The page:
to sing a tinkling Victorian melody, and I fancied it must be some demure little woman with curls like bunches of hops on either side of her face, who was touching it. The coy little tune teased me with old sensations, but my memory would give me no assistance. As I stood trying to fix my vague feelings, Rebecca came in to remove the cloth from the table.
“Who is playing, Beck?” I asked.
“Your mother, Cyril.”
“But she never plays. I thought she couldn’t.”
“Ah,” replied Rebecca, “you forget when you was a little thing sitting playing against her frock with the prayer-book, and she singing to you. You can’t remember her when her curls was long like a piece of brown silk. You can’t remember her when she used to play and sing, before Lettie came and your father was——”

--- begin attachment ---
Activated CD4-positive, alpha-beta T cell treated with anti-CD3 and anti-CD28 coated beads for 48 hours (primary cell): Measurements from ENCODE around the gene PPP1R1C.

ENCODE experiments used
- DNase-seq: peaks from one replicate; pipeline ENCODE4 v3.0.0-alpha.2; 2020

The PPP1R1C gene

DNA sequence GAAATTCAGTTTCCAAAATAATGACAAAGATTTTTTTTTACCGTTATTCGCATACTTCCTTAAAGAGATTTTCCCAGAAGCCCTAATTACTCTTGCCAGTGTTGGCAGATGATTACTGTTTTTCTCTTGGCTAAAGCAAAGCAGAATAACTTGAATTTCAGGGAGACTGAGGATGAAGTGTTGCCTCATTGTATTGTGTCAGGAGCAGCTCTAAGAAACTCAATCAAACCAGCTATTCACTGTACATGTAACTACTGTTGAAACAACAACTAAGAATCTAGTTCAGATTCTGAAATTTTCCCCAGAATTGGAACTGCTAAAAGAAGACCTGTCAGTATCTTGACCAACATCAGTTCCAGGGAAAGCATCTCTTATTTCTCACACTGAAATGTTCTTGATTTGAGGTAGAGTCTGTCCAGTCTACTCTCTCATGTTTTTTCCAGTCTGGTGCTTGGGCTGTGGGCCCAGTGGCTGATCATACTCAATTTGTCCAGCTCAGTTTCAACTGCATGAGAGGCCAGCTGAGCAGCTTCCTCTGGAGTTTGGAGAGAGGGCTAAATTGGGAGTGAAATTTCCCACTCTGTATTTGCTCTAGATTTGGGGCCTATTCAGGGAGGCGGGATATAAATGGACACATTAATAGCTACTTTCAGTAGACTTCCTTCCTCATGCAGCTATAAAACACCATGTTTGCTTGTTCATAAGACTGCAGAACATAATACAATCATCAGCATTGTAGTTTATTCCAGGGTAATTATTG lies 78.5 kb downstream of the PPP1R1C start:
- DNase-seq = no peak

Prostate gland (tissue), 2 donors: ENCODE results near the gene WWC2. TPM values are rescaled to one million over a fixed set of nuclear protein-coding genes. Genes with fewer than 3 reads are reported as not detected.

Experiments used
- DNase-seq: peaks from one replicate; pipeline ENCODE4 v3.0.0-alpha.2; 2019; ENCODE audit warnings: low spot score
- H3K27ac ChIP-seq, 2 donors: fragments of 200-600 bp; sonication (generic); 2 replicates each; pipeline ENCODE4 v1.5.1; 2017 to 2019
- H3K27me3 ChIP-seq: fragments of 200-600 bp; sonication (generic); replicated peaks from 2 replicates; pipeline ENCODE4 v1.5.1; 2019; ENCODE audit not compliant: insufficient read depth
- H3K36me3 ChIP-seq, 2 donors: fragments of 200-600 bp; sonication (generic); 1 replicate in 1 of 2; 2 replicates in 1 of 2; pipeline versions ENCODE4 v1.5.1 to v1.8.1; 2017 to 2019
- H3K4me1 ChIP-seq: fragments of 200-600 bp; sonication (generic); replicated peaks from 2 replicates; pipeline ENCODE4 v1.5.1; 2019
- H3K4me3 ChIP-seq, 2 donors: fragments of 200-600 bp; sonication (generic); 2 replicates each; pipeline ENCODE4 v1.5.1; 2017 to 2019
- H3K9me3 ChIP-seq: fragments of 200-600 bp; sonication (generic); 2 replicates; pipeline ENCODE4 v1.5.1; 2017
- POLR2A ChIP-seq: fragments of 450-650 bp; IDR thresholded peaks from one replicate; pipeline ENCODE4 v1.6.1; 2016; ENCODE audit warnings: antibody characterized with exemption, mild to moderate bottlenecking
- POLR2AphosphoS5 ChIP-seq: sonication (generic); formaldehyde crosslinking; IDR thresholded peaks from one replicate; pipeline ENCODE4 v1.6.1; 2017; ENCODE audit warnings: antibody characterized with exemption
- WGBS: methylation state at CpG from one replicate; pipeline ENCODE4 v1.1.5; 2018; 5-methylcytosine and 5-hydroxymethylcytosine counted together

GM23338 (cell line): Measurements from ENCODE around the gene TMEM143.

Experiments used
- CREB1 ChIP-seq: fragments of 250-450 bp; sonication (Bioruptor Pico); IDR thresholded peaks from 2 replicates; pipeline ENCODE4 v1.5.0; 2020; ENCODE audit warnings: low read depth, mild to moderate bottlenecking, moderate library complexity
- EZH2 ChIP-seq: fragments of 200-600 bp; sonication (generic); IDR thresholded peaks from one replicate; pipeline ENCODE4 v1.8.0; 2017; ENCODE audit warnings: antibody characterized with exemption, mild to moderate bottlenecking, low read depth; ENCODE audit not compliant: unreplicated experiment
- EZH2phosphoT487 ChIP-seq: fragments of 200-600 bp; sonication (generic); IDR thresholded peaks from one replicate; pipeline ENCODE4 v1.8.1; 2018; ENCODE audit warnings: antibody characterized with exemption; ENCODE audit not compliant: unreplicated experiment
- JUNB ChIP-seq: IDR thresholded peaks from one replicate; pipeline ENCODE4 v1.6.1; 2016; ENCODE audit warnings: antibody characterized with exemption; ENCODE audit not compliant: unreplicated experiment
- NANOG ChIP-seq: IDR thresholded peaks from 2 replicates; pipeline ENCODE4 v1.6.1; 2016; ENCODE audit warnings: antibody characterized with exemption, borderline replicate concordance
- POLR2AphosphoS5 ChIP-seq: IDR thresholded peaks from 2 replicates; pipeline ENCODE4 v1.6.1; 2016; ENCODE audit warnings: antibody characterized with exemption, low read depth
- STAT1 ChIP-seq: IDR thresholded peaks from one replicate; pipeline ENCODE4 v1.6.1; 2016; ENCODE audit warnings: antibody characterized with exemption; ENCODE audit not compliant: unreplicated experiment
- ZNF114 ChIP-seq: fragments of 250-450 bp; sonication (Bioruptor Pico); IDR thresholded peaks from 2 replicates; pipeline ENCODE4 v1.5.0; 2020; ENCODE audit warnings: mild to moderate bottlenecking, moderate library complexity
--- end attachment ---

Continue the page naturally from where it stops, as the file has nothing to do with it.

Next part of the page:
Rebecca turned and left the room. I went and peeped in the drawing-room. Mother sat before the little brown piano, with her plump, rather stiff fingers moving across the keys, a faint smile on her lips. At that moment Lettie came flying past me, and flung her arms round mother’s neck, kissing her and saying:
“Oh, my Dear, fancy my Dear playing the piano! Oh, Little Woman, we never knew you could!”
“Nor can I,” replied mother laughing, disengaging herself. “I only wondered if I could just strum out this old tune; I learned it when I was quite a girl, on this piano. It was a cracked one then; the only one I had.”
“But play again, dearie, do play again. It was like the clinking of lustre glasses, and you look so